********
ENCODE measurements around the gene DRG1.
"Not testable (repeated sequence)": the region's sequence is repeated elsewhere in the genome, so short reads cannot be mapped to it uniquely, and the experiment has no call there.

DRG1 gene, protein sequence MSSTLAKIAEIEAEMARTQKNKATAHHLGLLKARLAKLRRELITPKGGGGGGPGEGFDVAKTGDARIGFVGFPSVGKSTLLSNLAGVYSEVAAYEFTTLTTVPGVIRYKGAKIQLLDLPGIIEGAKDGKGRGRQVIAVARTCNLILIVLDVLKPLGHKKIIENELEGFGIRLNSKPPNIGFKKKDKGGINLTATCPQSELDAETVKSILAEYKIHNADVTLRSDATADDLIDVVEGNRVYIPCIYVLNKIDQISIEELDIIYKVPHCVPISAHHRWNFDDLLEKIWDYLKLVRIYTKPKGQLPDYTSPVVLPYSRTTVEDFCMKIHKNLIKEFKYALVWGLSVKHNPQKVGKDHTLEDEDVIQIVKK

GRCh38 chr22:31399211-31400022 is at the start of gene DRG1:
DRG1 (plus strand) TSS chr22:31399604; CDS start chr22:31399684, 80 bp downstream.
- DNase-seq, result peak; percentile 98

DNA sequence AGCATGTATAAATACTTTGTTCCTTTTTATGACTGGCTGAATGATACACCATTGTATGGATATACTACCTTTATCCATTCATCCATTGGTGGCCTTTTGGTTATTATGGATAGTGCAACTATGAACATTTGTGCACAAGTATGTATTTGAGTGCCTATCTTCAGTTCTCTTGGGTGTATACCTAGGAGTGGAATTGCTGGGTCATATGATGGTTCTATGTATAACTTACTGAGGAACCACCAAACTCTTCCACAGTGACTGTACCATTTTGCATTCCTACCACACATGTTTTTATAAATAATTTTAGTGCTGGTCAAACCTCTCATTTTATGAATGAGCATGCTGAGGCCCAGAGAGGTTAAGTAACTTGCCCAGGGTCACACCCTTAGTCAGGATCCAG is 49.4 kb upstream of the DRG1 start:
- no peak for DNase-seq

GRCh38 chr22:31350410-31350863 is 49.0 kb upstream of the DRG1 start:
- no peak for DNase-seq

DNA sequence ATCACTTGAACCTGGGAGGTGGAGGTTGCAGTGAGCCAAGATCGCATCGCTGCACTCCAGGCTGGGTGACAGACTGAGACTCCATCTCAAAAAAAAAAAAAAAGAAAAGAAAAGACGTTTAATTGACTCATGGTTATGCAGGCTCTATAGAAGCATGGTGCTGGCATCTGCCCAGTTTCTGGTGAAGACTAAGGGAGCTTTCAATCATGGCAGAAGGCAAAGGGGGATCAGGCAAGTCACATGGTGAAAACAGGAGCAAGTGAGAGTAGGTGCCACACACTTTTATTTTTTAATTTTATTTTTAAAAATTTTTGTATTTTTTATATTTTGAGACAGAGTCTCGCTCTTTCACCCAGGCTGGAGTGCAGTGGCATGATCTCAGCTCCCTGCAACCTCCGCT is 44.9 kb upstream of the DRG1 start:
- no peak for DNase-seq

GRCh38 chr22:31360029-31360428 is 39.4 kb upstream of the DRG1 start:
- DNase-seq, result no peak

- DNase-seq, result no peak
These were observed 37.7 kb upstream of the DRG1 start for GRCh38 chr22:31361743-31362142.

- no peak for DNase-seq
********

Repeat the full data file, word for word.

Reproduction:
ENCODE measurements around the gene DRG1.
"Not testable (repeated sequence)": the region's sequence is repeated elsewhere in the genome, so short reads cannot be mapped to it uniquely, and the experiment has no call there.

DRG1 gene, protein sequence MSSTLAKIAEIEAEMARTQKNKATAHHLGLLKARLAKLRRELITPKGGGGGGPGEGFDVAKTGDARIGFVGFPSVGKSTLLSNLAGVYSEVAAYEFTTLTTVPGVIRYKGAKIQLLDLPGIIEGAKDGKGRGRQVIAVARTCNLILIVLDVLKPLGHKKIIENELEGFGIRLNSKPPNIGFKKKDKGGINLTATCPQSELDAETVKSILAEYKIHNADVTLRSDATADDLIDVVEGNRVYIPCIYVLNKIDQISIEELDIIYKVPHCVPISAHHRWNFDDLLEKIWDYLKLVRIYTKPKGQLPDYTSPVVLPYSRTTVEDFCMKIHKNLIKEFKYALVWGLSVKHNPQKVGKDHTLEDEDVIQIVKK

GRCh38 chr22:31399211-31400022 is at the start of gene DRG1:
DRG1 (plus strand) TSS chr22:31399604; CDS start chr22:31399684, 80 bp downstream.
- DNase-seq, result peak; percentile 98

DNA sequence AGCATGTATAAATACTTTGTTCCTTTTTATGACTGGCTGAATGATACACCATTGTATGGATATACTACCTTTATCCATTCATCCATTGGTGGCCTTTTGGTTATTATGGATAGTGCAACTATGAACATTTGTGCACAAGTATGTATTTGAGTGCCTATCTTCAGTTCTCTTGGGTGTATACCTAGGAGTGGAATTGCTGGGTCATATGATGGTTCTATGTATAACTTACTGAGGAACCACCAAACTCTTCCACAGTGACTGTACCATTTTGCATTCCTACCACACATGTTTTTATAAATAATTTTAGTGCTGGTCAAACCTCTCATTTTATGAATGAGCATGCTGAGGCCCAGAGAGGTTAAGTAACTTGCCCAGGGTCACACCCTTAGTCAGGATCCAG is 49.4 kb upstream of the DRG1 start:
- no peak for DNase-seq

GRCh38 chr22:31350410-31350863 is 49.0 kb upstream of the DRG1 start:
- no peak for DNase-seq

DNA sequence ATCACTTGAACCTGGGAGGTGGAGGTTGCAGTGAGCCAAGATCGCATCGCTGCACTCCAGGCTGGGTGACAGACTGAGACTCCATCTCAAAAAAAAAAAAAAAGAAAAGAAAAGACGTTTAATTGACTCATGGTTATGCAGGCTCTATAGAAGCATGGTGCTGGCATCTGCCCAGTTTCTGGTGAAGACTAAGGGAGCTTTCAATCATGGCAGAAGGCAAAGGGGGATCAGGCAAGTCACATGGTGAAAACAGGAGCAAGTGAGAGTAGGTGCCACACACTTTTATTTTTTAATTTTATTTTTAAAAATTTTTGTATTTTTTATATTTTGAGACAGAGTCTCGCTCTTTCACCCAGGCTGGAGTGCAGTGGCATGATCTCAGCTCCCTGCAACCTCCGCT is 44.9 kb upstream of the DRG1 start:
- no peak for DNase-seq

GRCh38 chr22:31360029-31360428 is 39.4 kb upstream of the DRG1 start:
- DNase-seq, result no peak

- DNase-seq, result no peak
These were observed 37.7 kb upstream of the DRG1 start for GRCh38 chr22:31361743-31362142.

- no peak for DNase-seq